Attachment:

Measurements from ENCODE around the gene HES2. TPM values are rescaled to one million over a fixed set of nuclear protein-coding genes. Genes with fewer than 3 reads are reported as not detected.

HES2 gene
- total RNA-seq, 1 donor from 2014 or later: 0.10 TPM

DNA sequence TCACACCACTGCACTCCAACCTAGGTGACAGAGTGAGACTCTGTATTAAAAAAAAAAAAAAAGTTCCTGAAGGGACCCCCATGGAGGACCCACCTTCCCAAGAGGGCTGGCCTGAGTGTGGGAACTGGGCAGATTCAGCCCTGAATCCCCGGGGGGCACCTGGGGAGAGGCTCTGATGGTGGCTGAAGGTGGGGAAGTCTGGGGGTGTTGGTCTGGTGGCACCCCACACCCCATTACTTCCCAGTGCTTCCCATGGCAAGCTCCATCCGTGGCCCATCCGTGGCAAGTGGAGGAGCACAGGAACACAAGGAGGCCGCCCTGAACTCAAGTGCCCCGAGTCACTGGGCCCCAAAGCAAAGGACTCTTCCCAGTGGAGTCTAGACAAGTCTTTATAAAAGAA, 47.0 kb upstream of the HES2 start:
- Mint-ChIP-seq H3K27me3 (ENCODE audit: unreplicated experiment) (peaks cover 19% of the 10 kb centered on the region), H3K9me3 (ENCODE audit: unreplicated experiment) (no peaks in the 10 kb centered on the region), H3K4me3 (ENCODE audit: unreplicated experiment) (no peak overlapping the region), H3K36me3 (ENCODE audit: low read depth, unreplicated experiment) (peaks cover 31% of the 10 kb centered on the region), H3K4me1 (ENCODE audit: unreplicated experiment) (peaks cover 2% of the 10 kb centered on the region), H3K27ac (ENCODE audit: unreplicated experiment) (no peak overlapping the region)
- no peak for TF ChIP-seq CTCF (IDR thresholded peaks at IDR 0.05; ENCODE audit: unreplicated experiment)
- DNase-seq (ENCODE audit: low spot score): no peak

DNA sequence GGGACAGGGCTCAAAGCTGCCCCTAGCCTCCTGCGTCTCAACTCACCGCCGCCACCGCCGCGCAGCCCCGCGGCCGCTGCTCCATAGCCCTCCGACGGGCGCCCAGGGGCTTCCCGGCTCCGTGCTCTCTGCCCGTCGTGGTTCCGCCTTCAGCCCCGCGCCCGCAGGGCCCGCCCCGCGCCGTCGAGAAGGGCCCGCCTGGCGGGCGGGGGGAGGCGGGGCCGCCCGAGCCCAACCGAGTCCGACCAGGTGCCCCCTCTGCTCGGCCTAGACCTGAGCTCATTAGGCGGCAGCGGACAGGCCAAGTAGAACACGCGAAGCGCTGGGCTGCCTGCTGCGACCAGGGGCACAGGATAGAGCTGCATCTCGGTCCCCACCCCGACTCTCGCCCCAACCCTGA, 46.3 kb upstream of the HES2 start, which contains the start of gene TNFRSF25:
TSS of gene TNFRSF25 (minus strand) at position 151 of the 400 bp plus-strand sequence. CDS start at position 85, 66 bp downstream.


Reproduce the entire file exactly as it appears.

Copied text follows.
Measurements from ENCODE around the gene HES2. TPM values are rescaled to one million over a fixed set of nuclear protein-coding genes. Genes with fewer than 3 reads are reported as not detected.

HES2 gene
- total RNA-seq, 1 donor from 2014 or later: 0.10 TPM

DNA sequence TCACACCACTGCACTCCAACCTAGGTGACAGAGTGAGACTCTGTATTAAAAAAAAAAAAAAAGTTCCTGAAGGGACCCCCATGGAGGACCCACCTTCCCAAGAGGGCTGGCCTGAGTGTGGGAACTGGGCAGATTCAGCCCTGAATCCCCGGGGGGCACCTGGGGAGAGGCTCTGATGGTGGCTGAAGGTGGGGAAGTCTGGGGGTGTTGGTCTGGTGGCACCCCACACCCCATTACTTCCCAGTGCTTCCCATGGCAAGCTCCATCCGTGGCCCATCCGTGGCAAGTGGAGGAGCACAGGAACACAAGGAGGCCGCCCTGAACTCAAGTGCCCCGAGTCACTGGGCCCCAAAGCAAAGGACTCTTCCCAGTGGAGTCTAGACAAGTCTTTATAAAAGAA, 47.0 kb upstream of the HES2 start:
- Mint-ChIP-seq H3K27me3 (ENCODE audit: unreplicated experiment) (peaks cover 19% of the 10 kb centered on the region), H3K9me3 (ENCODE audit: unreplicated experiment) (no peaks in the 10 kb centered on the region), H3K4me3 (ENCODE audit: unreplicated experiment) (no peak overlapping the region), H3K36me3 (ENCODE audit: low read depth, unreplicated experiment) (peaks cover 31% of the 10 kb centered on the region), H3K4me1 (ENCODE audit: unreplicated experiment) (peaks cover 2% of the 10 kb centered on the region), H3K27ac (ENCODE audit: unreplicated experiment) (no peak overlapping the region)
- no peak for TF ChIP-seq CTCF (IDR thresholded peaks at IDR 0.05; ENCODE audit: unreplicated experiment)
- DNase-seq (ENCODE audit: low spot score): no peak

DNA sequence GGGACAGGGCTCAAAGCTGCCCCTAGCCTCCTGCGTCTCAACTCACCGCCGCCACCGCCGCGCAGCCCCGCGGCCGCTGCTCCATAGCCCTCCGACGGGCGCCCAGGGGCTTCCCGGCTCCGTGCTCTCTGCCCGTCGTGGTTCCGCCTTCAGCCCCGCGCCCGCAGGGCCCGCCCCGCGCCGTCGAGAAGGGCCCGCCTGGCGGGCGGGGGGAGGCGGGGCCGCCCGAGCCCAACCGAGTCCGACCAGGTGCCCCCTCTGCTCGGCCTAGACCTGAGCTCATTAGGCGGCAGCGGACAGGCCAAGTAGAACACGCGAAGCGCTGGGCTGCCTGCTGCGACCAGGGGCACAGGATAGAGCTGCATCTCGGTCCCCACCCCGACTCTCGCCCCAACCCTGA, 46.3 kb upstream of the HES2 start, which contains the start of gene TNFRSF25:
TSS of gene TNFRSF25 (minus strand) at position 151 of the 400 bp plus-strand sequence. CDS start at position 85, 66 bp downstream.